The Orioles answered their biggest question of the offseason Friday by trading ace pitcher Erik Bedard to the Seattle Mariners for five players, proving emphatically that they are committed to the rebuilding process.
With the trade, the Orioles picked up their center fielder for the present and future in Adam Jones, their 2008 closer in George Sherrill and three pitching prospects who add depth and talent to a minor league system badly in need of both.
But the deal also raised more questions, none bigger than the future of All-Star second baseman Brian Roberts. Four days before pitchers and catchers have their first spring workout, Roberts is the only one of the Orioles' three biggest offseason trade chips still with the club.
At Friday's news conference announcing Bedard's trade, Orioles president of baseball operations Andy MacPhail acknowledged that Roberts' situation was a "logical question that will come next."
"We are going to evaluate every opportunity that comes to us, and if we think at the end of the day it makes sense to move forward, we're going to move forward," said MacPhail who has acquired 10 players for Bedard and shortstop Miguel Tejada. "We want to win. We're serious about wanting to win. Sometimes you have to pay the price for that. You have to be willing to make the short-term sacrifice. But being stuck in neutral and staying where we were, that to me was very untenable, very unattractive."
Like Bedard, Roberts is two years shy of free agency and has shown apprehension about being on a rebuilding team. Roberts also could yield three or four players, fitting MacPhail's blueprint of getting quality and quantity in return.
MacPhail has talked extensively to the Chicago Cubs about Roberts, discussing several packages but not settling on one. Trade talks could drag into spring training, with pitchers Sean Gallagher, Sean Marshall and Donnie Veal, infielder Ronny Cedeno, and outfielders Felix Pie, Tyler Colvin and Matt Murton among the names mentioned.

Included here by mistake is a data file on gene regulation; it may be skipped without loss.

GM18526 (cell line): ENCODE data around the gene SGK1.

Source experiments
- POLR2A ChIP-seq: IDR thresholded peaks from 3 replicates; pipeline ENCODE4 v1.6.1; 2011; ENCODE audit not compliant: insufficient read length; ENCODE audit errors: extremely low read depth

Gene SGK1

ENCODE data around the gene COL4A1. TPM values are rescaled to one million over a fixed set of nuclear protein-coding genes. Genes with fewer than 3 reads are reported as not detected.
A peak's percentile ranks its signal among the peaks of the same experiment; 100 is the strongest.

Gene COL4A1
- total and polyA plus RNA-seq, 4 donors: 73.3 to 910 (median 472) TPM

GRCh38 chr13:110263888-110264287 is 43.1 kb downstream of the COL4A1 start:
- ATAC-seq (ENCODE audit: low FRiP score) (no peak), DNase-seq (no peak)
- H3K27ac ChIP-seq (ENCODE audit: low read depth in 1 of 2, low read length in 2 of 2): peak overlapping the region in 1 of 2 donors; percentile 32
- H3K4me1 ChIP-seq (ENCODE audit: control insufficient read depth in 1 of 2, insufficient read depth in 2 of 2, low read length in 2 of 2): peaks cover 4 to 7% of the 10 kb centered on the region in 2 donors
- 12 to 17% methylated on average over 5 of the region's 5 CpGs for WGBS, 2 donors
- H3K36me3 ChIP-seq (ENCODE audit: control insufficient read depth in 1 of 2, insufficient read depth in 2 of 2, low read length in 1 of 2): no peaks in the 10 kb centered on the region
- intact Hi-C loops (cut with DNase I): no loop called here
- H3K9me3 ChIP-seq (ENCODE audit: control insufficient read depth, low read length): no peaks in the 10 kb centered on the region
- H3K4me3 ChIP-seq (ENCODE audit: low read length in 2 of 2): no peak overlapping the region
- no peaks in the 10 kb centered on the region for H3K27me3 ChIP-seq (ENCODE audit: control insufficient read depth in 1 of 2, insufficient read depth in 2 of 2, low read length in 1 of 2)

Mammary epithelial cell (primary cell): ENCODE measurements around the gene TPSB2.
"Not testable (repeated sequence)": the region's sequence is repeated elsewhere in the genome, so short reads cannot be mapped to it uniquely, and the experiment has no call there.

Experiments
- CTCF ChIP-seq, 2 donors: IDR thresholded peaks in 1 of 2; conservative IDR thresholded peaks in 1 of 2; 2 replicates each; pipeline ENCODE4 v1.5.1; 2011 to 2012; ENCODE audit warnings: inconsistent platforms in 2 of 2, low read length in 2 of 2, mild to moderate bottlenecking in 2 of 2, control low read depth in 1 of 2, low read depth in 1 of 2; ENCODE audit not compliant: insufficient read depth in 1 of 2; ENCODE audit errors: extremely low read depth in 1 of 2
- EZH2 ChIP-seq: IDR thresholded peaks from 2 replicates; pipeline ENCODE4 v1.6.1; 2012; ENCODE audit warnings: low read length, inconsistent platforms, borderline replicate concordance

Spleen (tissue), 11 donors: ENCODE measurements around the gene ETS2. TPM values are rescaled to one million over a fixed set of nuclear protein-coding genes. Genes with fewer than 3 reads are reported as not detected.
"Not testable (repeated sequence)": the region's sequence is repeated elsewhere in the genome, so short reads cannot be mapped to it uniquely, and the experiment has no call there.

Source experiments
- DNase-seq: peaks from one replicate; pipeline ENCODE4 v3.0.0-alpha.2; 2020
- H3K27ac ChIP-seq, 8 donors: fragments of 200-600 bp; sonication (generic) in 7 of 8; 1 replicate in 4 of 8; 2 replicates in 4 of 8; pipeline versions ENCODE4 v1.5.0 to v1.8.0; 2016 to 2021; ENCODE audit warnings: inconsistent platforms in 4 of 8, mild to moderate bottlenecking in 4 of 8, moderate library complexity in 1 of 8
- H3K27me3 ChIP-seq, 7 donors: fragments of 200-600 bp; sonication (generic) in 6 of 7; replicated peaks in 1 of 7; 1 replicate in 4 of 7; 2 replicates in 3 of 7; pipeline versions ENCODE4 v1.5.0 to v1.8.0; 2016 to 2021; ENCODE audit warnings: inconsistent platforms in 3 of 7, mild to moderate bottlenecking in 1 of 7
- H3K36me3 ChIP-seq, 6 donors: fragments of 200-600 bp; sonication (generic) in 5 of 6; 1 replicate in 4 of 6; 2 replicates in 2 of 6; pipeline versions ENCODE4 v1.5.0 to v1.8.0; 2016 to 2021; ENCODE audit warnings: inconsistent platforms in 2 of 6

Several reports have indicated that the Cubs are unwilling to trade Pie or Colvin, a potential sticking point for some members of the organization. And the wild card in the situation remains Orioles owner Peter Angelos, who has long admired Roberts and nixed a trade last season that would have sent him to the Atlanta Braves.
"Everything I've asked Peter to do, he's given me," MacPhail said. "I'm sure there are going to be times where I'm not going to get everything I've asked for. But I'm batting about a thousand now. I can't ask for more. The one thing I keep mentioning to Peter is, 'Look, you've got to let it be on me. If I [mess] this up and I don't get enough back, it's on me, and he needs to get somebody else in here.' "
While pondering his options with Roberts, MacPhail also intends to sign at least one veteran pitcher to man the back of the rotation. The club has talked with the representatives of Steve Trachsel and Josh Fogg. It's expected the Orioles will make a push to sign one of the veterans in the coming days and then allow youngsters such as Troy Patton, Garrett Olson, Matt Albers and Hayden Penn to compete for the final spot.
"It's always nice to have a buffer of someone that has experience and has been through the wars, so to speak, and can help out the young guys on the staff," manager Dave Trembley said.
As of now, only Jeremy Guthrie, Adam Loewen and Daniel Cabrera are penciled into the rotation, and Loewen is coming off elbow surgery. The left-hander said Friday that his arm is getting stronger and he feels as if he never had surgery. That's a good sign for the Orioles, who will need several pitchers to make up for Bedard's absence.
"It's a very big challenge," said Loewen, who went 2-0 with a 3.56 ERA in six starts last season. "We're going to have to work very hard to win games now because we're not going to have that solidified top starter. But I think we have the right guys to do that. Guthrie really emerged last year. That's what me and Daniel need to do, and just really be consistent and eat those innings."